There is something strange about Christmas.
Now, I think it’s important to say that there is nothing more important, more glorious, more demanding of our attention in all of time than this business of Christmas. And I hope I don’t have to say that I don’t mean the secularized spin that fills the airwaves and spills out of the marketplace. But, still, if we peel back the layers of centuries of traditions and legends and magical stories, we have to admit the strangeness.
In the seemingly meek and mild narrative of a young family sidelined during a journey to seek a humble way-station wherein the mother can deliver her baby, God’s plan of redemption exploded upon the earth and all peoples hereafter have been eternally affected. Jesus, the son of God, came from Heaven to earth, taking on the flesh of the creature so that we might be counted as sons of the Creator. This was no small matter, and we are assured in Scripture that all of Heaven was involved in the events of that first Christmas morn. This was, after all, the manifestation of the gospel of the exalted and beloved Son of the Most High God humbling himself to live the life of a lowly human (a little lower than the angels, remember, Hebrews 2:7). Peter tells us that the angels were so intrigued by the concept of grace, forgiveness and redemption that they “longed to look” into the matter (1 Peter 1:12).
(Perspectives about angelic beings swing two ways in the current climate, divided between materialists who must be shown evidence before they will believe and romantics who will believe anything that satisfies their preferred conclusions. Wherever you are, I hope you faithfully believe the Bible to be inerrant, that references to angelic appearances are accurate and truthful, and that you hold only the Bible’s views on such mysteries and the heavenly realm so that you are not led into fanciful doctrines and useless traditions.)
The angels were active and conspicuous throughout the events of the Christmas narrative. In particular, Gabriel was charged to be God’s special messenger to Mary and Zechariah. An angel announced the circumstances of Mary’s pregnancy to Joseph, and then one (could have been the same, could have been a different being) appeared to him later in a dream when it was time to flee from Herod’s assassins. And, of course, an angel made a solo proclamation of the birth of a king to the shepherds, followed by a shining army of beings, filling the sky, numbered, some say, in the thousands, singing and proclaiming glory to God, almost as if they couldn’t contain their joy and happiness one moment longer.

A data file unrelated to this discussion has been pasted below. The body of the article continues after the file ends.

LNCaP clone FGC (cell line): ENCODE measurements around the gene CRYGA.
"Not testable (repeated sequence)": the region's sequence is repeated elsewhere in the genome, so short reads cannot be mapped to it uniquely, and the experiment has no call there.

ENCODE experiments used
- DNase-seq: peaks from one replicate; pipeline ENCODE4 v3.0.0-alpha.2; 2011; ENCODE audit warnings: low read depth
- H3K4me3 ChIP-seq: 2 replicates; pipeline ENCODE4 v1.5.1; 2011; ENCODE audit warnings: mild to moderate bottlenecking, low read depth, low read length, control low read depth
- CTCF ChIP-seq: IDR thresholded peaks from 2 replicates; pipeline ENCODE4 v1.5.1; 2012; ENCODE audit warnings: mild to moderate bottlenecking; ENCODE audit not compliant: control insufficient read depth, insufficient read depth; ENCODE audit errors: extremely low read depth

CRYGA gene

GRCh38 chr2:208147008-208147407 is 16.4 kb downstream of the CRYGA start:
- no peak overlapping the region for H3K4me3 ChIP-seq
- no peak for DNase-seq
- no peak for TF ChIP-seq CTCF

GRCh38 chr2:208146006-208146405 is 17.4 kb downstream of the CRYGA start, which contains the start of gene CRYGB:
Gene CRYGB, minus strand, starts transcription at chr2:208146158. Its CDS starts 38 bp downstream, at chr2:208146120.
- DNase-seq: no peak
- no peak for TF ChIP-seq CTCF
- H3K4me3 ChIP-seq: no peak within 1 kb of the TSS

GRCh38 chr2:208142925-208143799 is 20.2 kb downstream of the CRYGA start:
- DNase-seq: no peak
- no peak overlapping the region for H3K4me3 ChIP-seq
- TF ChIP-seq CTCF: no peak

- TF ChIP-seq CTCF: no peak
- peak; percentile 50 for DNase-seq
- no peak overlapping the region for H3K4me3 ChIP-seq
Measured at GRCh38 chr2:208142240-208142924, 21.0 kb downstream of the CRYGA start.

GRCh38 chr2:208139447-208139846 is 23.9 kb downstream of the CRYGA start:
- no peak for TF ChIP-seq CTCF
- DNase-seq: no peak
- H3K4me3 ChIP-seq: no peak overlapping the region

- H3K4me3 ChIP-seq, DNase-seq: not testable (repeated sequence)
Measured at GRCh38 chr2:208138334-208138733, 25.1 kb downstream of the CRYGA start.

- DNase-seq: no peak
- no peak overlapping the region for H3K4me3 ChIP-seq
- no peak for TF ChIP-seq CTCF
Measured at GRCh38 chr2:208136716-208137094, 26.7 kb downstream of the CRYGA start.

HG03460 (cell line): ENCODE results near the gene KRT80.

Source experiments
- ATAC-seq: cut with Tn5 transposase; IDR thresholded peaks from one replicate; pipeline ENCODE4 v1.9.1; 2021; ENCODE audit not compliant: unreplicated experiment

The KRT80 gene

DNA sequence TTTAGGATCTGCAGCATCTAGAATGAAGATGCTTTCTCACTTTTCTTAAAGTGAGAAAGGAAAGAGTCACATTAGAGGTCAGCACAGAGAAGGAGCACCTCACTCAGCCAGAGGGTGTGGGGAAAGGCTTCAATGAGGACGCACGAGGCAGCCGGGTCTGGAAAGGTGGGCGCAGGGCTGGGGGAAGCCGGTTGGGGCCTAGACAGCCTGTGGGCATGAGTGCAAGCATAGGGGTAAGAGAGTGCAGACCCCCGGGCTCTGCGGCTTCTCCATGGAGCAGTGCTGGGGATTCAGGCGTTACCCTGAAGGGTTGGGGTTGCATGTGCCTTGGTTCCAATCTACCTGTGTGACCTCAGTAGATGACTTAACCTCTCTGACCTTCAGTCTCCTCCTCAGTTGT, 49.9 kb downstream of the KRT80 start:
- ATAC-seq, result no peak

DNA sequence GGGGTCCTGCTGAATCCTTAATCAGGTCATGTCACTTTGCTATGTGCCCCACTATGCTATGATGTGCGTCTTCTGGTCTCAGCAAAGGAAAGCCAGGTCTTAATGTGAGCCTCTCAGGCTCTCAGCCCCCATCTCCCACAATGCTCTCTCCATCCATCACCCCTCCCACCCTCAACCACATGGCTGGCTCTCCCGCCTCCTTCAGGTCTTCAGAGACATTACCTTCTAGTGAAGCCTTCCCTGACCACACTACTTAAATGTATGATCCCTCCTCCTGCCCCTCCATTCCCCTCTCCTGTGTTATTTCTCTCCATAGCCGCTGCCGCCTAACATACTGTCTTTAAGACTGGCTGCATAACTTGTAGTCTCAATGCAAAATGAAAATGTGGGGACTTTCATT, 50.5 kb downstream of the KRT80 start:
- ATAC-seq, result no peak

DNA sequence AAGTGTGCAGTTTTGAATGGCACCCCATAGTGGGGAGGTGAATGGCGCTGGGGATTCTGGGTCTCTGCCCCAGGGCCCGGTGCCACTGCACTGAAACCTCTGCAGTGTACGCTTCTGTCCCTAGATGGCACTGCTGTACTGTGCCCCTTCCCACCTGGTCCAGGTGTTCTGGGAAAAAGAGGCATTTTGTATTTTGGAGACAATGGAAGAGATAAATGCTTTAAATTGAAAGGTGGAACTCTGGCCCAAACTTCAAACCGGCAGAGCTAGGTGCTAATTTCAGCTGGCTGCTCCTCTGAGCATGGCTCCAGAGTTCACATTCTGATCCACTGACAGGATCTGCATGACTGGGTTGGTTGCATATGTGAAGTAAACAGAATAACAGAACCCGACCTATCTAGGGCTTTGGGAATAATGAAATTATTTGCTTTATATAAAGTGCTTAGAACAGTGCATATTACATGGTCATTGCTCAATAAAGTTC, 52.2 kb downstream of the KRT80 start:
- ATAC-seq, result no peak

But these weren’t the first angelic appearances associated with the Incarnation of the Messiah.
Five hundred years before the birth of Christ, Gabriel visited Daniel during the Babylonian captivity. Daniel was praying, confessing the sins of the people, and pleading for the Lord to turn away from his anger and intervene for the sake of his name. In this humble posture, the angel Gabriel “came to me in swift flight at the time of the evening sacrifice. He made me understand, speaking with me and saying, ‘O Daniel, I have now come out to give you insight and understanding. At the beginning of your pleas for mercy a word went out, and I have come to tell it to you, for you are greatly loved. Therefore consider the word and understand the vision'” (Daniel 9:21b-23), which promised “the coming of an anointed one, a prince” (9:25).
Visitations from angels announcing the coming of a Prince, a Savior, the Son of the Most High fit nicely into the storybook magic of a childhood Christmas memory, and provide great material for Christmas pageants and Christmas eve services, but what relevance could they have for 21st century, thinking Christians who have been marinating in determinism and secularized scientific methodology for most of their lives? The answer? It all comes down to love and hospitality—two towering virtues associated with Christmas.
Disciples of the Biblical Jesus find relevance and confidence in a belief in angels and angelic appearances in the letter to the Hebrews where the writer exhorts the reader to “Let brotherly love continue”, and then explains, “Do not neglect to show hospitality to strangers, for thereby some have entertained angels unaware” (Hebrews 13:1-2).
Christmas is lovely and warm and comfortable when we shelter within the traditional trappings and surround ourselves with familiar people. But that’s not what happened at the first Christmas. Jesus, the God man, took on the unfamiliar skin of humankind. Mary bore the Son of God in her womb, though she had never known a man. Joseph the carpenter, who just wanted a quiet little life with his new wife, found himself fleeing his homeland. The aged and barren Elizabeth and Zechariah became inexperienced parents.
The essence of Christmas is in going outside the camp, where there are strangers, where Jesus resided and where he sought his own, bearing his reproach (Hebrews 13:13), and gathering in the redeemed from the highways and the byways, forsaking the familiar landscape and seeking the lasting city that is to come. Have we sought to entertain strangers, people unlike us in appearance or culture or tradition, but spiritual brethren in heart and soul? Are we ready to take on the reproach of the world for the sake of Christ and his gospel?
This Christmas, embrace the oddity, that which causes angels to desire to look into the incarnation of redemption. Go outside the camp, yearn for the lasting city, echo the joyful songs of the angels, make your home welcome to strangers, and to the King, the one born on Christmas day.